BY JENNIFER CABRERA/Alachua Chronicle
GAINESVILLE, Fla. ‒ At the March 21, 2023 Alachua County School Board meeting, Member Kay Abbitt requested that the board “put a stop to the spot rezoning” during the Board Member Requests part of the meeting.
Abbitt said, “I want to request that we do not move forward with spot rezoning and wait and do a comprehensive rezoning next year.” Her first reason was that the vote to rezone elementary schools was for comprehensive rezoning: in fact, the motion at the Feb. 7 meeting was to ask Superintendent Shane Andrew to “immediately address rezoning at the elementary schools for the ’23-’24 school year.”
Abbitt added that spot rezoning would reduce the options for comprehensive rezoning the following year because those schools would be out of the mix; also, she thought the board should focus on bigger problems.
Andrew agreed, recommending that the board “revisit the motion… It is my recommendation, for the record, to not move forward with elementary rezoning by the start of the August 2023 school year” so families will have more than four- or five-months’ notice that they are being moved to a new school. He also said staff needs more time for community input and that Kindergarten Round-up is coming up quickly, on April 27.
Board Attorney David Delaney said it sounded like there was a request for more information, and he recommended getting that information from the superintendent, allowing the board members time to review it, and addressing the issue at a future meeting.
Member Diyonne McGraw asked whether they could take the vote tonight, but Delaney said again that it sounded like board members wanted more information and pointed out that the agenda did not include an item about rescinding the decision to do spot-rezoning. However, the Feb. 7 vote to rezone before the 2023 school year was taken during the Board Member Requests part of that meeting and was not on that agenda.
McGraw pointed out that there is a meeting scheduled for citizen input on March 23, and Chair Tina Certain said that meeting will occur as scheduled.
Member Leanetta McNealy said she understood pulling back but didn’t support it because she thought they had all been on the same page (the vote on Feb. 7 was unanimous, with Sarah Rockwell absent). McNealy said that, based on this evening’s discussion, she didn’t see why people “would take the time to show up at Terwillegar on Thursday evening if it’s pretty sure that we are not going to have the quorum of the vote to move forward… I’m really perplexed and confused… I want to be on record that I don’t agree, at this time, with one more time kicking the can down the road when you know what we need to do.”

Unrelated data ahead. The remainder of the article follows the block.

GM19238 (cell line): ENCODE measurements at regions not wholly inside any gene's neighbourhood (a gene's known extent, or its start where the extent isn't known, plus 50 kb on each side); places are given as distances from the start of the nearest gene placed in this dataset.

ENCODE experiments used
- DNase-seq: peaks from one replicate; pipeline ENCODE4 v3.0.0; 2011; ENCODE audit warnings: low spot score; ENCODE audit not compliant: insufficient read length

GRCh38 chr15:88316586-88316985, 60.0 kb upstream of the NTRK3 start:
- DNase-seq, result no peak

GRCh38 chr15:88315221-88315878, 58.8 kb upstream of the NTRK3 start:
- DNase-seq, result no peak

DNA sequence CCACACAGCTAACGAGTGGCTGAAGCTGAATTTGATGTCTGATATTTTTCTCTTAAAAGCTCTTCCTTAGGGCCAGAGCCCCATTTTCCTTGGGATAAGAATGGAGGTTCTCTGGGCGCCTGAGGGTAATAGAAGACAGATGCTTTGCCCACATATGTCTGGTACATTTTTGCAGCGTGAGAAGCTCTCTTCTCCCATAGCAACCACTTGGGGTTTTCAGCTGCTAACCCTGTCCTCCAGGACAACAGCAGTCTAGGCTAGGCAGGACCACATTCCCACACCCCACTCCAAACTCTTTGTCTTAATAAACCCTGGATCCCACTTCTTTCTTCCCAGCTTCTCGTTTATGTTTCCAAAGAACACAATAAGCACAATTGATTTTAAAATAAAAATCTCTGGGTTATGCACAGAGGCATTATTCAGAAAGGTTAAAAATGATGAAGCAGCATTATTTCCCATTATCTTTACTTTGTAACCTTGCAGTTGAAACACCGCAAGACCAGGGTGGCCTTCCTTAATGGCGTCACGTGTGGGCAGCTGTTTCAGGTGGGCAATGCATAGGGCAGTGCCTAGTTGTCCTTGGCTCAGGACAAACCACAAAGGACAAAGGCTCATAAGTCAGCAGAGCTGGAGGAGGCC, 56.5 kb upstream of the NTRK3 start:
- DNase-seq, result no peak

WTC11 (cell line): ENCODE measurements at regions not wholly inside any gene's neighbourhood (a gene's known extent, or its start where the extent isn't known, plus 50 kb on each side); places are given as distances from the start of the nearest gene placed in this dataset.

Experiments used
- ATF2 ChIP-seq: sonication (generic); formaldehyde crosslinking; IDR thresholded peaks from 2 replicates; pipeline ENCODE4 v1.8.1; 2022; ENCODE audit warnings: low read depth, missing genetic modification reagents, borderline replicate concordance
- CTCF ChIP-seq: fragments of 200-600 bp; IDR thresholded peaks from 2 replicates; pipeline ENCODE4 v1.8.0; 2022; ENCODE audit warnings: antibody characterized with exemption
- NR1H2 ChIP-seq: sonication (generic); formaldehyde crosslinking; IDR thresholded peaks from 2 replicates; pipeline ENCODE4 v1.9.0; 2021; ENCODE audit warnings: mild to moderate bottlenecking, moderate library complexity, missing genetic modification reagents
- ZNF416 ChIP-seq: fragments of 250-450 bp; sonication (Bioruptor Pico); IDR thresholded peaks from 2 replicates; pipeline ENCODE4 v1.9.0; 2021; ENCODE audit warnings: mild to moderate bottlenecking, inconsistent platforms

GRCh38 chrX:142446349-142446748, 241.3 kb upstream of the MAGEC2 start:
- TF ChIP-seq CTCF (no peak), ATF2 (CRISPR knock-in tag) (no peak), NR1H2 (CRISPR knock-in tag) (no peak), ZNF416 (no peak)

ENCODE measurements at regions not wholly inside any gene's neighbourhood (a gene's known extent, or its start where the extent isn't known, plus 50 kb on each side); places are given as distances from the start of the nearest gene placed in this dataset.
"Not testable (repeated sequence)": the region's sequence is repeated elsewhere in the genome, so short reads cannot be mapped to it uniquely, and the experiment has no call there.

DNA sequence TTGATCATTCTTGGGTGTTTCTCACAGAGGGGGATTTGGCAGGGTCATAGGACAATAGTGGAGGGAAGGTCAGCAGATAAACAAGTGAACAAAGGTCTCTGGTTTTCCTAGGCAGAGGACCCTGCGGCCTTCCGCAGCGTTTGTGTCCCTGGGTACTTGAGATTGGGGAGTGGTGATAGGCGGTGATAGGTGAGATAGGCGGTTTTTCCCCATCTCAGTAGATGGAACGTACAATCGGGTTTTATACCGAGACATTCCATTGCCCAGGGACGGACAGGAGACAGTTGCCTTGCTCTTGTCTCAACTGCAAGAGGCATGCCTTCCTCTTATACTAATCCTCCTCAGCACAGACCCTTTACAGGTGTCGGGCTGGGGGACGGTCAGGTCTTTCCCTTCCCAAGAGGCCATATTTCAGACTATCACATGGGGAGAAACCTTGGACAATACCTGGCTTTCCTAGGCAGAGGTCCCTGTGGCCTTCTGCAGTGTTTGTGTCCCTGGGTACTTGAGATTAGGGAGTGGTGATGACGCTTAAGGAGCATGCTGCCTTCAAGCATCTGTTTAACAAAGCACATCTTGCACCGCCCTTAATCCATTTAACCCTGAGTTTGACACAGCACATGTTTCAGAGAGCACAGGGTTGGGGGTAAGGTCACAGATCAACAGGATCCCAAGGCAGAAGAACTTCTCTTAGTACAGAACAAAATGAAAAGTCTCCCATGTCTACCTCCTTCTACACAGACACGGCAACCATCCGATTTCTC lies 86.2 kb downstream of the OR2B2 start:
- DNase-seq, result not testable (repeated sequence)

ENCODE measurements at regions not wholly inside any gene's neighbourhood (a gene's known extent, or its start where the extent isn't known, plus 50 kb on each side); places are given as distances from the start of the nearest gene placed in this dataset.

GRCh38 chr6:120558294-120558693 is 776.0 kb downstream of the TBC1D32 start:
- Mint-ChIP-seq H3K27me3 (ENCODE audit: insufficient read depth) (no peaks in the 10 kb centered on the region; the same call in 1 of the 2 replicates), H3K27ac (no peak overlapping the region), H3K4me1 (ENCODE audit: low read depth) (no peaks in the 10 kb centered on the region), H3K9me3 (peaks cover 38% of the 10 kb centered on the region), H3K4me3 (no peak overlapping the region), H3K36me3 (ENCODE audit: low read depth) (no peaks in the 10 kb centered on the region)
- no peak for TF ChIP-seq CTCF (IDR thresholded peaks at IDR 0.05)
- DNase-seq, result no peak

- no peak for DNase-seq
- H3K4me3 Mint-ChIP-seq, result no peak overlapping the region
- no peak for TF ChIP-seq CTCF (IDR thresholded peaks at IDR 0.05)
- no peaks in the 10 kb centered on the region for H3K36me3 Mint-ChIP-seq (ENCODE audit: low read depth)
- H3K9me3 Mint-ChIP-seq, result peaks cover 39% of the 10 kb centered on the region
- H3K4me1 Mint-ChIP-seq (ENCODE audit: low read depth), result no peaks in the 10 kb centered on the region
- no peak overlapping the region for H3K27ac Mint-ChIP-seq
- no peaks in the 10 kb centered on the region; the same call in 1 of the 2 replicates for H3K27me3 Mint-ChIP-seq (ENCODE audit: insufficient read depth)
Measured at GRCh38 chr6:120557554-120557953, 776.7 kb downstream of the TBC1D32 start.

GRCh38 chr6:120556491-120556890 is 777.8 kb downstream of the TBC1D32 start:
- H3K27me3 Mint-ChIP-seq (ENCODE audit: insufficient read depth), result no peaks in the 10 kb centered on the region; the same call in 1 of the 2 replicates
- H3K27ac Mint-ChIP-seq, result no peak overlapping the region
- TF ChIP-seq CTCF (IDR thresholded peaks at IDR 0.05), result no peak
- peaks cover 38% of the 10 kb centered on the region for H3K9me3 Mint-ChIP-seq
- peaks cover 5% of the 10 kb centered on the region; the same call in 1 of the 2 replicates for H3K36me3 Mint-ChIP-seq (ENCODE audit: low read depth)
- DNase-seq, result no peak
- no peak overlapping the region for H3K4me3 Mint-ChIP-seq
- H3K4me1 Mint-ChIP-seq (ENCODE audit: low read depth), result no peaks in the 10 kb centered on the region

Member Sarah Rockwell said she was disappointed because the board should have started talking about rezoning much earlier and also that no plans were presented at the March 8 workshop. She pointed out that moving students from “Old Terwillegar” to the new Terwillegar was presented as a one-year swing school, but if there is no rezoning before fall, they will be in that school for three years. Rockwell said many of the families zoned for that school cannot reach it by bus from their neighborhoods.
Abbitt said it’s “crazy” that the board and staff will have to continue to spend time on the spot re-zoning process when they have so many other things to work on: “It just doesn’t seem logical.”
McGraw said the board never received an explanation for why they were pursuing spot rezoning instead of comprehensive rezoning; that given the number of teachers leaving the district, the board should be prioritizing getting behavior and transportation under control. “I know one thing: you’re gonna lose everybody you have if you don’t get this behavior under control,” McGraw said.
Certain said staff had told her they didn’t have enough time to do comprehensive rezoning before the 2023 school year, and she shared Rockwell’s concerns about the families at Terwillegar. She said she didn’t think the board could do anything about behavior except what they had already done through budget and policies.
Certain said, “Spot rezoning at this time kind of paves the way to help those students out that are there and helps the capacity issues at some schools, it helps with the finances.” She said they would hold Thursday’s workshop and see how it “shakes out.”
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